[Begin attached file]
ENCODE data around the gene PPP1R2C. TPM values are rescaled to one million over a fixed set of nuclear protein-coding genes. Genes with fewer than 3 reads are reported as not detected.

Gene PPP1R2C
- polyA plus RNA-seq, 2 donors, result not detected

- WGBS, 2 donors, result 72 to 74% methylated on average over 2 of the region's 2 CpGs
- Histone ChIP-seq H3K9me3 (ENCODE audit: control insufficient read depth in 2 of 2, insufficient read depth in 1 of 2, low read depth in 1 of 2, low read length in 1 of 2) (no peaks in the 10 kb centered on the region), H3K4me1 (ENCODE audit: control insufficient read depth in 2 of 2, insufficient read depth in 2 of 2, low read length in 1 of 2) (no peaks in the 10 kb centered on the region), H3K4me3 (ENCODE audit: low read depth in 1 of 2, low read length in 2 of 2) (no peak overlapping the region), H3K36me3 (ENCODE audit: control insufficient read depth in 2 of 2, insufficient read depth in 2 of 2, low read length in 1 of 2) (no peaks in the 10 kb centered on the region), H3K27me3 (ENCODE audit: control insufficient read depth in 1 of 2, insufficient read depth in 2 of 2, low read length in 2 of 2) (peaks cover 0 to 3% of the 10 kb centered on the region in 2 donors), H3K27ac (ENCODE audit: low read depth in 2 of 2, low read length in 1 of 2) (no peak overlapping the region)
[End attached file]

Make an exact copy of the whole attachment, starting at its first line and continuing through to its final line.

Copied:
ENCODE data around the gene PPP1R2C. TPM values are rescaled to one million over a fixed set of nuclear protein-coding genes. Genes with fewer than 3 reads are reported as not detected.

Gene PPP1R2C
- polyA plus RNA-seq, 2 donors, result not detected

- WGBS, 2 donors, result 72 to 74% methylated on average over 2 of the region's 2 CpGs
- Histone ChIP-seq H3K9me3 (ENCODE audit: control insufficient read depth in 2 of 2, insufficient read depth in 1 of 2, low read depth in 1 of 2, low read length in 1 of 2) (no peaks in the 10 kb centered on the region), H3K4me1 (ENCODE audit: control insufficient read depth in 2 of 2, insufficient read depth in 2 of 2, low read length in 1 of 2) (no peaks in the 10 kb centered on the region), H3K4me3 (ENCODE audit: low read depth in 1 of 2, low read length in 2 of 2) (no peak overlapping the region), H3K36me3 (ENCODE audit: control insufficient read depth in 2 of 2, insufficient read depth in 2 of 2, low read length in 1 of 2) (no peaks in the 10 kb centered on the region), H3K27me3 (ENCODE audit: control insufficient read depth in 1 of 2, insufficient read depth in 2 of 2, low read length in 2 of 2) (peaks cover 0 to 3% of the 10 kb centered on the region in 2 donors), H3K27ac (ENCODE audit: low read depth in 2 of 2, low read length in 1 of 2) (no peak overlapping the region)